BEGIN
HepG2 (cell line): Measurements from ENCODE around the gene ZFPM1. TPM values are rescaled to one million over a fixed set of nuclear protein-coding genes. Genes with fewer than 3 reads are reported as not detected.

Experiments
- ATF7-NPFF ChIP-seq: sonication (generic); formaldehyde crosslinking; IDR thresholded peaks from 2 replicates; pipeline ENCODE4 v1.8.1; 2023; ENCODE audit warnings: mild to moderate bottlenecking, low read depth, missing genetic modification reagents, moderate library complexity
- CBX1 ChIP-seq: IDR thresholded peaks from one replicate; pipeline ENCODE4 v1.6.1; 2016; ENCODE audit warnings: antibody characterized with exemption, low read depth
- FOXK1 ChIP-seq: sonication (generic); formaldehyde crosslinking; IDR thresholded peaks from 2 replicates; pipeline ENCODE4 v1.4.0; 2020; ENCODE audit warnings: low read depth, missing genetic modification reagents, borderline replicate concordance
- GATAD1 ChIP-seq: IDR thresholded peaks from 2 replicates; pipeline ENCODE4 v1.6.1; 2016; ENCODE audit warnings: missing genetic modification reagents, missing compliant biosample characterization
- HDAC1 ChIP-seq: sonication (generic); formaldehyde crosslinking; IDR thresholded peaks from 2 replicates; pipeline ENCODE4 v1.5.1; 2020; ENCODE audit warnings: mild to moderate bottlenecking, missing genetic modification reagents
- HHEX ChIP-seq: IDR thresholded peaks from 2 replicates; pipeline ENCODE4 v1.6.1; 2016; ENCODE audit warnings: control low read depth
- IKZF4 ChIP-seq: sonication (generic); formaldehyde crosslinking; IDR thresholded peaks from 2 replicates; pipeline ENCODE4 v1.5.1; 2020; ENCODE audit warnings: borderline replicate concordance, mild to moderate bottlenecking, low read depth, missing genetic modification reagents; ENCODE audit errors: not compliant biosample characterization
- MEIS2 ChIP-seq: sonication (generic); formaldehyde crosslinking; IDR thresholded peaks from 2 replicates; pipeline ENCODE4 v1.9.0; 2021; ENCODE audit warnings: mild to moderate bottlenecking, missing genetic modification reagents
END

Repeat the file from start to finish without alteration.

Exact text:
HepG2 (cell line): Measurements from ENCODE around the gene ZFPM1. TPM values are rescaled to one million over a fixed set of nuclear protein-coding genes. Genes with fewer than 3 reads are reported as not detected.

Experiments
- ATF7-NPFF ChIP-seq: sonication (generic); formaldehyde crosslinking; IDR thresholded peaks from 2 replicates; pipeline ENCODE4 v1.8.1; 2023; ENCODE audit warnings: mild to moderate bottlenecking, low read depth, missing genetic modification reagents, moderate library complexity
- CBX1 ChIP-seq: IDR thresholded peaks from one replicate; pipeline ENCODE4 v1.6.1; 2016; ENCODE audit warnings: antibody characterized with exemption, low read depth
- FOXK1 ChIP-seq: sonication (generic); formaldehyde crosslinking; IDR thresholded peaks from 2 replicates; pipeline ENCODE4 v1.4.0; 2020; ENCODE audit warnings: low read depth, missing genetic modification reagents, borderline replicate concordance
- GATAD1 ChIP-seq: IDR thresholded peaks from 2 replicates; pipeline ENCODE4 v1.6.1; 2016; ENCODE audit warnings: missing genetic modification reagents, missing compliant biosample characterization
- HDAC1 ChIP-seq: sonication (generic); formaldehyde crosslinking; IDR thresholded peaks from 2 replicates; pipeline ENCODE4 v1.5.1; 2020; ENCODE audit warnings: mild to moderate bottlenecking, missing genetic modification reagents
- HHEX ChIP-seq: IDR thresholded peaks from 2 replicates; pipeline ENCODE4 v1.6.1; 2016; ENCODE audit warnings: control low read depth
- IKZF4 ChIP-seq: sonication (generic); formaldehyde crosslinking; IDR thresholded peaks from 2 replicates; pipeline ENCODE4 v1.5.1; 2020; ENCODE audit warnings: borderline replicate concordance, mild to moderate bottlenecking, low read depth, missing genetic modification reagents; ENCODE audit errors: not compliant biosample characterization
- MEIS2 ChIP-seq: sonication (generic); formaldehyde crosslinking; IDR thresholded peaks from 2 replicates; pipeline ENCODE4 v1.9.0; 2021; ENCODE audit warnings: mild to moderate bottlenecking, missing genetic modification reagents